Spearman Indicator Update #2: The Turning Point May Be Near (Short-Term Trade Setup)

November 25, 2011 9:40 am

Earlier in the week we discussed the divergence of the Spearman Indicator and how the indicator is used. It was also showing that there was more potential downside that could be coming as the breakdown and slope was providing downward pressure from an “overbought” condition.

With all of the bad news out of Europe and Asia, it is hard to determine the daily, weekly or any other direction the market may take. But, if a short-term trading setup is what can be gleaned from this indicator, then there could be a buying opportunity coming. As noted in our previous update, the classic buy signal is generated when this indicator moves above the zero line from below. We are not there yet, but the sharp change of direction from the “oversold” level is interesting as the trend for the S&P 500 is still down.


Even so, there are several indications that selling pressure may be getting exhausted. This indicator is just one example that illustrates how an oscillator turning from such low levels often leads to a change in the trend from what seems to be unlikely points in time.


Take a look at the red circles that have been placed at times when the level of the indicator was at similar levels as was recorded on Wednesday. Just after a sharp change of direction occurred, there was a turning point for the S&P 500, even if just temporarily. The indicator has now changed direction and is climbing from an oversold level, crossing above the 3-day moving average. Again, in the past this was an indication that there was the potential for a sharp bounce for markets that could have begun within days.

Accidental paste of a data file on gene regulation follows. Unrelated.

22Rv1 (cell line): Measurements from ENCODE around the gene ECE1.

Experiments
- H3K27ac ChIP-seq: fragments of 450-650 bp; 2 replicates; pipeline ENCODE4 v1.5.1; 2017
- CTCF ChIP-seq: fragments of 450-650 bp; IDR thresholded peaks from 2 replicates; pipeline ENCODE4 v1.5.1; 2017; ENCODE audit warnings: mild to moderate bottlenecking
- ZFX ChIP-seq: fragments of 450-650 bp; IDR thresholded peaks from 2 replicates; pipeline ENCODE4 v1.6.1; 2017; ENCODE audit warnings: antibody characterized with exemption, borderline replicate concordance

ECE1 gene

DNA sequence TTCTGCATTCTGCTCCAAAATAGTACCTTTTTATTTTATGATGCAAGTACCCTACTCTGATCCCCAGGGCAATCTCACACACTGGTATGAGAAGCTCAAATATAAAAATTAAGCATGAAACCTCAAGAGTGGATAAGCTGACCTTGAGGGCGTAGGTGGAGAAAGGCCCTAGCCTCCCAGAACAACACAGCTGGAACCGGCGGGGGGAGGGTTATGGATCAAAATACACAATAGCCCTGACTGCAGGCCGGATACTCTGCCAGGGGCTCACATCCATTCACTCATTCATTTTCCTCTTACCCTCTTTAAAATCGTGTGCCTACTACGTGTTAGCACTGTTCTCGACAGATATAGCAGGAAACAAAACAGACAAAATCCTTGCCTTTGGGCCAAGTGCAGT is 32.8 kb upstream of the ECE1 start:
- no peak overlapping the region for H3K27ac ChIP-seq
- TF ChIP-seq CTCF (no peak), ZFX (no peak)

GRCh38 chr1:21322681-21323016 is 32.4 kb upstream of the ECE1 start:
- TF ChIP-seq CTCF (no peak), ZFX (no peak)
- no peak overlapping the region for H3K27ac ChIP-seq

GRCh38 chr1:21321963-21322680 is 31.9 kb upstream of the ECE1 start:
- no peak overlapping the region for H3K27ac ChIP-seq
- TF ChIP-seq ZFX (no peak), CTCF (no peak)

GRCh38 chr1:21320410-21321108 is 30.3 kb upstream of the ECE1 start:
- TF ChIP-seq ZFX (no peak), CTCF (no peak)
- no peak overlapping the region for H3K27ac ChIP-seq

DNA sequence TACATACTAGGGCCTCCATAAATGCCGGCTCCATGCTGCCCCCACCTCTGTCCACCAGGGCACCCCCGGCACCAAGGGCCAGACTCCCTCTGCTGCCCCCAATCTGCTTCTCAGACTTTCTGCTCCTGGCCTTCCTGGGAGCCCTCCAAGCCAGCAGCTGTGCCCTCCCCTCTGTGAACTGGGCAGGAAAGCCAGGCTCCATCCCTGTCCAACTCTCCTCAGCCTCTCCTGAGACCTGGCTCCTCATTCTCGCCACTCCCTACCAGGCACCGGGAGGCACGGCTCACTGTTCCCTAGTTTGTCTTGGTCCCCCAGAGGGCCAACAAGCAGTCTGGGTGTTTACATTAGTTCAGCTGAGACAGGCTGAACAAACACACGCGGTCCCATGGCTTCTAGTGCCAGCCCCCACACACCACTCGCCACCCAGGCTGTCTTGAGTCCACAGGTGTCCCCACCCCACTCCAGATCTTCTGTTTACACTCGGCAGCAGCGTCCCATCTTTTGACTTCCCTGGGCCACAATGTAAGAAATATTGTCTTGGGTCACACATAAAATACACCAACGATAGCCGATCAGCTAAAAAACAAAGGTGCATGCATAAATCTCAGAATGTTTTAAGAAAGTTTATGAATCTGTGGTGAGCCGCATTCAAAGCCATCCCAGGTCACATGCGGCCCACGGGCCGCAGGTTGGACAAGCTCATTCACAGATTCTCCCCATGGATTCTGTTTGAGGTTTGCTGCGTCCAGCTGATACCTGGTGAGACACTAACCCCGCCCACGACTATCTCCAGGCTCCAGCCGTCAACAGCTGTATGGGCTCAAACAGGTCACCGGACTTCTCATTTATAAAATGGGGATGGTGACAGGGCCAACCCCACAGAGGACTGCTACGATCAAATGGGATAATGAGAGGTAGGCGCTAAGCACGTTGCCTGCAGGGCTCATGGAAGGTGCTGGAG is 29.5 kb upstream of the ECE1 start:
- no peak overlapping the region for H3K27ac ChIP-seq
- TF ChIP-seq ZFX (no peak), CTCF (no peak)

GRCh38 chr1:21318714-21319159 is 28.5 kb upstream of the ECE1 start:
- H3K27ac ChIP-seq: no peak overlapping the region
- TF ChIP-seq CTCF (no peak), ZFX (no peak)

Below is the same daily chart – closer up.

There are other indications that selling pressure may be close to exhaustion. As an example, the McClellan Oscillator is close to historically low levels. As Tom McClellan points out, this is a rare occurrence to see and is often a time to look for a change of trend. If that is to be the case, a long position in the S&P 500 (SPY) or even the Russell 2000 Index (IWM or TNA) may be something to consider for a short term trade.

Of course none of the indicators that simply look to price action can accurately call the precise point of entry or exit – especially when markets are so incredibly sensitive to headlines.

Now, if there is to be a directional change to be seen, there are a few key levels to consider if entering a long position. Below are the points for the S&P 500 that we would need to consider/respect:

  1. End of month performance chase/window dressing may occur at any time
  2. Wait for a break above 1,166 to initiate a long trade
  3. Upside breakout may be limited to 1,185 – 1,191
  4. The longer-term trend is DOWN
  5. A breakdown from current levels could hint of a decline toward 1,135

NOTE: As a matter of general strategy, we DO NOT subscribe to the theory of “overbought” or “oversold” as either conditions may continue for some time. That said, there are times that trend reversals do offer trading opportunities.


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